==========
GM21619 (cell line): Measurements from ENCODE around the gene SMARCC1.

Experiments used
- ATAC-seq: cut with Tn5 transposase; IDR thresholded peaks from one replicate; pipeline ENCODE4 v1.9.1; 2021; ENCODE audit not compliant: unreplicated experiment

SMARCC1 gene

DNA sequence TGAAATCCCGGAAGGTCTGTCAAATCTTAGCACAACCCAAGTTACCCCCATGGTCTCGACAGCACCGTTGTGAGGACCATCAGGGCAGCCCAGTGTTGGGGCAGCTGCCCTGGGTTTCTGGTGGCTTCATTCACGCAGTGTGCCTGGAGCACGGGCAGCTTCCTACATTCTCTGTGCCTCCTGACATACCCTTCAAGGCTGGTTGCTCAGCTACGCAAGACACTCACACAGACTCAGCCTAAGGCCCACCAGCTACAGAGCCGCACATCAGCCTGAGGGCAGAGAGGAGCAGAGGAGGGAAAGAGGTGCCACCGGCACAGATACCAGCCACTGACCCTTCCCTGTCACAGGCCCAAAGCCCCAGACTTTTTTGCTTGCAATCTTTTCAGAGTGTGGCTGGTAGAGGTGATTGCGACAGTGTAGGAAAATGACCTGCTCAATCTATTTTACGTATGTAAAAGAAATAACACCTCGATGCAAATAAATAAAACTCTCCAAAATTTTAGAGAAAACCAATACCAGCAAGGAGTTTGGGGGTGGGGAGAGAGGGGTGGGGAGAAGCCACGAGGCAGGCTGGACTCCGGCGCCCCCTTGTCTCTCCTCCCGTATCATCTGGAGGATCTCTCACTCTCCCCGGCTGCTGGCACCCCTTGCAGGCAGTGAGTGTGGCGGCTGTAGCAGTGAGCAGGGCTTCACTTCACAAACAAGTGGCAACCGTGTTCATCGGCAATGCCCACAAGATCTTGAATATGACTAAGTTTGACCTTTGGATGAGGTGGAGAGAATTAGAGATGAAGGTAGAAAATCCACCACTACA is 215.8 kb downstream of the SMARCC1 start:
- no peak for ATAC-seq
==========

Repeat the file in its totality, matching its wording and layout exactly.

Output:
GM21619 (cell line): Measurements from ENCODE around the gene SMARCC1.

Experiments used
- ATAC-seq: cut with Tn5 transposase; IDR thresholded peaks from one replicate; pipeline ENCODE4 v1.9.1; 2021; ENCODE audit not compliant: unreplicated experiment

SMARCC1 gene

DNA sequence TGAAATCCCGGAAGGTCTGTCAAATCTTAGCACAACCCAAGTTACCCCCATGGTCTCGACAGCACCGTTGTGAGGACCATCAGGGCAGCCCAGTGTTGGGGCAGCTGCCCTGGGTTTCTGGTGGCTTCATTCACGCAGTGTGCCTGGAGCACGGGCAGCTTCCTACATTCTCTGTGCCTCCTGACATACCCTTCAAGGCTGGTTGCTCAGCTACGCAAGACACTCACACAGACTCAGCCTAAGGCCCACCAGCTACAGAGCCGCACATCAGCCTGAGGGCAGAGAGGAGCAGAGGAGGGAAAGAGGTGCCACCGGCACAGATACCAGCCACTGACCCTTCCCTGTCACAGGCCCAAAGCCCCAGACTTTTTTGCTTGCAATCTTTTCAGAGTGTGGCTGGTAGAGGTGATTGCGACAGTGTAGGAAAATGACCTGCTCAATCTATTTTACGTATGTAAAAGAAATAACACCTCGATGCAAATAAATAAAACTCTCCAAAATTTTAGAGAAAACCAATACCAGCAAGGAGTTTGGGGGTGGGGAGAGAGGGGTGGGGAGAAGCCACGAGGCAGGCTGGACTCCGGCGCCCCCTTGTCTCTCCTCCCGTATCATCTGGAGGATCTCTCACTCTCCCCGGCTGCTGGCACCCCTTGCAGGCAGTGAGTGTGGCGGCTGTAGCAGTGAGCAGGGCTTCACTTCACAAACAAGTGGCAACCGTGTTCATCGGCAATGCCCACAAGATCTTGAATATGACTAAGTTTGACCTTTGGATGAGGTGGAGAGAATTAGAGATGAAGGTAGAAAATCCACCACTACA is 215.8 kb downstream of the SMARCC1 start:
- no peak for ATAC-seq